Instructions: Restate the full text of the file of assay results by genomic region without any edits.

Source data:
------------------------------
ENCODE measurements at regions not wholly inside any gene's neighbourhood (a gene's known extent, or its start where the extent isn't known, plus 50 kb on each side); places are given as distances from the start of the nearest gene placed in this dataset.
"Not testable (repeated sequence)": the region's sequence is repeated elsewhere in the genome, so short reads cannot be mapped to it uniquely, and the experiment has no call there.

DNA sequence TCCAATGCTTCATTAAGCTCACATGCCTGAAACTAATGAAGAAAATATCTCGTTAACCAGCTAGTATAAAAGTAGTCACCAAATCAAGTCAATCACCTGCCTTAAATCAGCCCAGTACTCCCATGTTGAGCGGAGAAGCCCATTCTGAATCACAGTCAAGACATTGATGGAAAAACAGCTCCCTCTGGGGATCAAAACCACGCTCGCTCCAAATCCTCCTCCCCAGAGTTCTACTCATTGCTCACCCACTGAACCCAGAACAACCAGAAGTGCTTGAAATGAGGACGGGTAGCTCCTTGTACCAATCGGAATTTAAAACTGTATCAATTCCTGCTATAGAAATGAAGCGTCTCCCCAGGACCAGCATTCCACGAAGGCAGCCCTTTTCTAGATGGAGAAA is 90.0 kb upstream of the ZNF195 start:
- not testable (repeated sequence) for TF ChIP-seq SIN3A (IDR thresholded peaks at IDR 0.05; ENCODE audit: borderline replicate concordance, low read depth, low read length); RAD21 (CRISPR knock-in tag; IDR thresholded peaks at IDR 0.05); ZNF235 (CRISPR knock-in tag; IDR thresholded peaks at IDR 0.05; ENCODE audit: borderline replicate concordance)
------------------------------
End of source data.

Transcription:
ENCODE measurements at regions not wholly inside any gene's neighbourhood (a gene's known extent, or its start where the extent isn't known, plus 50 kb on each side); places are given as distances from the start of the nearest gene placed in this dataset.
"Not testable (repeated sequence)": the region's sequence is repeated elsewhere in the genome, so short reads cannot be mapped to it uniquely, and the experiment has no call there.

DNA sequence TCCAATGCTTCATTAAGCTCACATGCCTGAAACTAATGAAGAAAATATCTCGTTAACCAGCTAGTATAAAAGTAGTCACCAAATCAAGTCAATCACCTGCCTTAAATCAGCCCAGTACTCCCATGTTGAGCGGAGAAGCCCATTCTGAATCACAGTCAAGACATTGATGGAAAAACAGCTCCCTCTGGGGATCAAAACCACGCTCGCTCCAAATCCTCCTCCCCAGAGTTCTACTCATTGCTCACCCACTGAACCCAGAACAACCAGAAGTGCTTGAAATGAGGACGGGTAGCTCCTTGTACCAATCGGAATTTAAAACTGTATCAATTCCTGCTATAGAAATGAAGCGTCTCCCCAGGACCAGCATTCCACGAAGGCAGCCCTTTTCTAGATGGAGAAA is 90.0 kb upstream of the ZNF195 start:
- not testable (repeated sequence) for TF ChIP-seq SIN3A (IDR thresholded peaks at IDR 0.05; ENCODE audit: borderline replicate concordance, low read depth, low read length); RAD21 (CRISPR knock-in tag; IDR thresholded peaks at IDR 0.05); ZNF235 (CRISPR knock-in tag; IDR thresholded peaks at IDR 0.05; ENCODE audit: borderline replicate concordance)